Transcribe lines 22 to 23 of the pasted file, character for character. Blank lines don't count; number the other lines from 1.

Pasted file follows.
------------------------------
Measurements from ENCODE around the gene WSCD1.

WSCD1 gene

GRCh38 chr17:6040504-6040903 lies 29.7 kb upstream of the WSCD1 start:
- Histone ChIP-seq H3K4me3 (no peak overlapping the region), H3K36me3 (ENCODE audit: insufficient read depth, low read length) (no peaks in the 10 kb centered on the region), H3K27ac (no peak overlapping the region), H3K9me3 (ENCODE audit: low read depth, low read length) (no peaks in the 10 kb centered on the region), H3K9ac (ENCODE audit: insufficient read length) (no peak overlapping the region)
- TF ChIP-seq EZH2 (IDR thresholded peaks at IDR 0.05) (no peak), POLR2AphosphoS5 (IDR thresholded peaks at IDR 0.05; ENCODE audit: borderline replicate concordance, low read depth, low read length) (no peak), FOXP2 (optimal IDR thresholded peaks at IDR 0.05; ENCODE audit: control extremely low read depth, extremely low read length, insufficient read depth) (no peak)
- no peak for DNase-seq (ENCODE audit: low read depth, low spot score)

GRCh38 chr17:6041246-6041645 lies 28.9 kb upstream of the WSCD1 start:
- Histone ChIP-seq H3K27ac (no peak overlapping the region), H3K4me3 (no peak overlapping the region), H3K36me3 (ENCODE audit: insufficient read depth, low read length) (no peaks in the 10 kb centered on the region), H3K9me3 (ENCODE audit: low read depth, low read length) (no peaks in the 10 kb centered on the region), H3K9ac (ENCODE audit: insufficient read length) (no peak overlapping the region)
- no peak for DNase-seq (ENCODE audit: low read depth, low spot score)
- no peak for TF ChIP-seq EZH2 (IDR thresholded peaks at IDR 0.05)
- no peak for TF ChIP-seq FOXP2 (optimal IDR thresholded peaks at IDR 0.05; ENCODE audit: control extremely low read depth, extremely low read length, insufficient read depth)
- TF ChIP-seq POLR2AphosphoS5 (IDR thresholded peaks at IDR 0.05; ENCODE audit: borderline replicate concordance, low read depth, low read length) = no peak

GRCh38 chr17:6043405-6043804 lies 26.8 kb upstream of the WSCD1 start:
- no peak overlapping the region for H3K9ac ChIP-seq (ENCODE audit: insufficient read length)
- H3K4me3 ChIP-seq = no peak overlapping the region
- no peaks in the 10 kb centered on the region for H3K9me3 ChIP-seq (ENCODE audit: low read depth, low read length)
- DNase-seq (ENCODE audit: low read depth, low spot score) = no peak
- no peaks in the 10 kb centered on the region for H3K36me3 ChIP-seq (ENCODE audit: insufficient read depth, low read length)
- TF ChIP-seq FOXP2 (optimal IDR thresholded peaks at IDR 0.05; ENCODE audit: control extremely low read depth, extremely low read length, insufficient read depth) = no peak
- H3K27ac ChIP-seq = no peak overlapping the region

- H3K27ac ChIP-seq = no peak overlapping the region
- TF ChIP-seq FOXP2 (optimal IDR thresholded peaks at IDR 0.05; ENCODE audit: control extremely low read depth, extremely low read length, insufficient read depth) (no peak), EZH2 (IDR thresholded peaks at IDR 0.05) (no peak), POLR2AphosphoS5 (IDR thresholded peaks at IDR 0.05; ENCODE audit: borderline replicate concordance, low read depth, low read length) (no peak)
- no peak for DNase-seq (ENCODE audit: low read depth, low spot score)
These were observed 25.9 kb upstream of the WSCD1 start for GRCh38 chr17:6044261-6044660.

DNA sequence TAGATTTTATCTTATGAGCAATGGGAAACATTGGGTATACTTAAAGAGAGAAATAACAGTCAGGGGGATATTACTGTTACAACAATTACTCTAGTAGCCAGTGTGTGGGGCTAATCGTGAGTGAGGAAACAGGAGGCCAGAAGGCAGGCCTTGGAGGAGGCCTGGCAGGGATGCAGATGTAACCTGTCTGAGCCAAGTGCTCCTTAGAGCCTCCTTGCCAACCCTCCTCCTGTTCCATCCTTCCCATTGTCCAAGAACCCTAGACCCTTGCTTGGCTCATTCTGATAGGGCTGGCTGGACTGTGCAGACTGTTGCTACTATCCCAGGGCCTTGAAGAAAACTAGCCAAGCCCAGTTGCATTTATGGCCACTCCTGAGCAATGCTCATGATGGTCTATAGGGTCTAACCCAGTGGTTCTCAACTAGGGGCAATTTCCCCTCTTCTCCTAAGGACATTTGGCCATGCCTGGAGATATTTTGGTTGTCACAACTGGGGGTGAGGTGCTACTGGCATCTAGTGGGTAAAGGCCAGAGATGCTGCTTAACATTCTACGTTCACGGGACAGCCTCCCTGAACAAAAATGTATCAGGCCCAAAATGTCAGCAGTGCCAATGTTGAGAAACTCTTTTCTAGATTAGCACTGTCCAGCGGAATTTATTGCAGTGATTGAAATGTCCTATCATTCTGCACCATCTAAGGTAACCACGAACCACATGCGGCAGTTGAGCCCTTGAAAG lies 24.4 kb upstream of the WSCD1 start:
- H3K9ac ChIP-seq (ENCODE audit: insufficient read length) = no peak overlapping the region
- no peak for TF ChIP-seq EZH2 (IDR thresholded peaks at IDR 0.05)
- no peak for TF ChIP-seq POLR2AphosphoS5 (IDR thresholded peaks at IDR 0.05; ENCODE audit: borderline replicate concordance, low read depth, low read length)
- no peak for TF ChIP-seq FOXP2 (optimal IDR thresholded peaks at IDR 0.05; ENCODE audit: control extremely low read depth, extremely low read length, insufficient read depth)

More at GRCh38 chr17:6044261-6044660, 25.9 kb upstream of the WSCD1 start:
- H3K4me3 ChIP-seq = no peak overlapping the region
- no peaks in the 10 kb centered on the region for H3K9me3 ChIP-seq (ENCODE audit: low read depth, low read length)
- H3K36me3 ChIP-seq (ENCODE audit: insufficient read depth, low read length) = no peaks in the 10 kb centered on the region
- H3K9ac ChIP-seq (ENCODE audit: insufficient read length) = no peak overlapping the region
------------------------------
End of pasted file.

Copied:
- TF ChIP-seq FOXP2 (optimal IDR thresholded peaks at IDR 0.05; ENCODE audit: control extremely low read depth, extremely low read length, insufficient read depth) (no peak), EZH2 (IDR thresholded peaks at IDR 0.05) (no peak), POLR2AphosphoS5 (IDR thresholded peaks at IDR 0.05; ENCODE audit: borderline replicate concordance, low read depth, low read length) (no peak)
- no peak for DNase-seq (ENCODE audit: low read depth, low spot score)